I did a 110 mile gravel race this past weekend up in Iowa which just about destroyed me but I did try to keep the heart rate down. I also plan on doing another OLY this weekend (keeping the heart rate down).

I wonder if I would have had the calcium score 10 years ago if it would have been the same or near as I don't believe this just started this year. I'm anxious to see what the cardiologist says about my condition.


Oh yeah, concerning genetics, I told my older brother about my score and he scheduled a CT test. He scored a big fat 0. WTF? We both grew up on the same diet. He is moderately active and maintains a good BMI. Go figure!
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Re: Coronary Calcium Score [TJ56] [ In reply to ]
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"I am paranoid about being the "fit looking" guy with hidden heart disease"

Me three. These threads, with the expertise and experiences shared have been extraordinarily valuable.


I had the CACS test done earlier this year - 57yo. My score was very low, but not zero. It was well worth it the understand if my actual risk classification was higher than expected, or in line.
Last edited by: Math Drifter: Aug 24, 23 15:18
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Re: Coronary Calcium Score [Math Drifter] [ In reply to ]
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I'm with you Math Drifter. I've been very active most of my life, currently 62. I'm 6-2 158, so I'm not carrying much fat. I moved into endurance training in the late 90's and ran my first marathon in 2000. I am a regular at the Dr's office and have had my cholesterol checked many times and it has always been low. I'm not going to say I have great diet and a great lifestyle, but I will say it is better than most. My Dr, who is a beast of a Triathlete recommended getting a calcium scan score in May. I got a call from the Dr's office a week later saying the Dr wanted to see me about my score. Ooops! It was 280, which after I have done some research is not terrible, but it is not great. I guess the bad thing is 275 of that score is in my widow maker artery, LAD. I was shocked and the Dr. definitely was surprised, but he says it happens. I was really worried at first but have since, tightened up my diet and just being very aware of any symptoms. I'm trying not to worry about it. The glamorous life of an aging athlete.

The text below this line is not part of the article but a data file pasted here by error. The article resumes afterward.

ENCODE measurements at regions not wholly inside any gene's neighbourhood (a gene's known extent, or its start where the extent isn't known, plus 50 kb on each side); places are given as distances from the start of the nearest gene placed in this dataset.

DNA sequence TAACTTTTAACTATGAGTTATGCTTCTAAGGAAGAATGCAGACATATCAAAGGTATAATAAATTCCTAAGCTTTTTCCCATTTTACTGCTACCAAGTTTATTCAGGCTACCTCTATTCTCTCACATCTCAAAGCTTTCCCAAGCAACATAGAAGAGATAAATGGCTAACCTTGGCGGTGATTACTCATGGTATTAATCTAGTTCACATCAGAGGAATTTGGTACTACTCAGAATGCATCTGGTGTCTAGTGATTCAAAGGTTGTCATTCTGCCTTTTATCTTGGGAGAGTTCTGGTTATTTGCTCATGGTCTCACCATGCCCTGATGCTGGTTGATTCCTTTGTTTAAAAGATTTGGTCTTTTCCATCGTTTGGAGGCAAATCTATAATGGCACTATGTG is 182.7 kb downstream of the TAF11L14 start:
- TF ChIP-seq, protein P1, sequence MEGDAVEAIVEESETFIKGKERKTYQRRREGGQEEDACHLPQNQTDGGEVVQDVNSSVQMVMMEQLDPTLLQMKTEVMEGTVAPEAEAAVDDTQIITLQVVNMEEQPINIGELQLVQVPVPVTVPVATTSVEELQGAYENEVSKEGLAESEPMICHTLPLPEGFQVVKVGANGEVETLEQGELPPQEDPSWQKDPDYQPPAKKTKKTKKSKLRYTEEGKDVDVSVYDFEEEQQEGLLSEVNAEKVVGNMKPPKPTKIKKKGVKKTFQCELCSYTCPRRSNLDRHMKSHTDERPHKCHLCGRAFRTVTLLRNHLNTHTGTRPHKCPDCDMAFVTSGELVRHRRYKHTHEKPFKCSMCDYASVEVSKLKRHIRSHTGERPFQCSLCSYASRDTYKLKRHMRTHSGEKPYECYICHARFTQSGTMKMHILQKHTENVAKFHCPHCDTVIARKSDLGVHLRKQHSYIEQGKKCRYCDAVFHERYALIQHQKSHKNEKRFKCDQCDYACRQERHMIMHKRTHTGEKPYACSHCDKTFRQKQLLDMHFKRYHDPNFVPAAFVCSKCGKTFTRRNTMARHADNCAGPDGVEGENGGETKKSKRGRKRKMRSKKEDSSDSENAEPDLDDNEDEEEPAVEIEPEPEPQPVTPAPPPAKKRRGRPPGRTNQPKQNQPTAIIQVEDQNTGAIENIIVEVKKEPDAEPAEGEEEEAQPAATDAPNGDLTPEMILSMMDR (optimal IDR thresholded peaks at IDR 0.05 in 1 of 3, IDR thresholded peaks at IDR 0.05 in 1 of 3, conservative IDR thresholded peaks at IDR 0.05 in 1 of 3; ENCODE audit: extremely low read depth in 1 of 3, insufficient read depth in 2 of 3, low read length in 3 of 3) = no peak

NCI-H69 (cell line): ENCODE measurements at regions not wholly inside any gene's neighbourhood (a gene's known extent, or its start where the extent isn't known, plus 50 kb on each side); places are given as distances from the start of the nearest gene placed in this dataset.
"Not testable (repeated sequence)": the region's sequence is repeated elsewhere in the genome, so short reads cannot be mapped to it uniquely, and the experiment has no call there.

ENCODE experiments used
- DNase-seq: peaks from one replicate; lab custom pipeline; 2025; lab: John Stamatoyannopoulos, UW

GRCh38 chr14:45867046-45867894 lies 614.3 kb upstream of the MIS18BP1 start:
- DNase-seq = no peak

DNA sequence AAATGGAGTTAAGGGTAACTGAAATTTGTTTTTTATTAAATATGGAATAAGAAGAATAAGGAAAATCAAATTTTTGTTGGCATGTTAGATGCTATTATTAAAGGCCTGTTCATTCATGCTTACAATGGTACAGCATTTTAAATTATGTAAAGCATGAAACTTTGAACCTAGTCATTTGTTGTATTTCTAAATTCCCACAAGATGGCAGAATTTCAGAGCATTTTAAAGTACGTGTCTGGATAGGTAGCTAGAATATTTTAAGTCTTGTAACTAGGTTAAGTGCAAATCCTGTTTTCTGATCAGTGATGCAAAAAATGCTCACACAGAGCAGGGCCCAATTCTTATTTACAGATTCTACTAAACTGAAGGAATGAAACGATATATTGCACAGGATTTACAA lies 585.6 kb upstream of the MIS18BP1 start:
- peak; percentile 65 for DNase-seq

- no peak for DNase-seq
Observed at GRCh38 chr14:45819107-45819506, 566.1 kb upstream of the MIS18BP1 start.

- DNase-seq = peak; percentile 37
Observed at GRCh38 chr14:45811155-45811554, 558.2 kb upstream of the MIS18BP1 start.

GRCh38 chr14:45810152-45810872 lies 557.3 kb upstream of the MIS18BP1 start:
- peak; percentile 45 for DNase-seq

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Re: Coronary Calcium Score [EyeRunMD] [ In reply to ]
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Here are some interesting videos. My sister is same parents and has high LDL. But 0 CCS! CCS will not tell you the extent of soft plaques. Which I intend to quantify this year once my family’s out of pocket deductibles are reached.



And for PCSK9


Last edited by: scca_ita: Aug 24, 23 12:07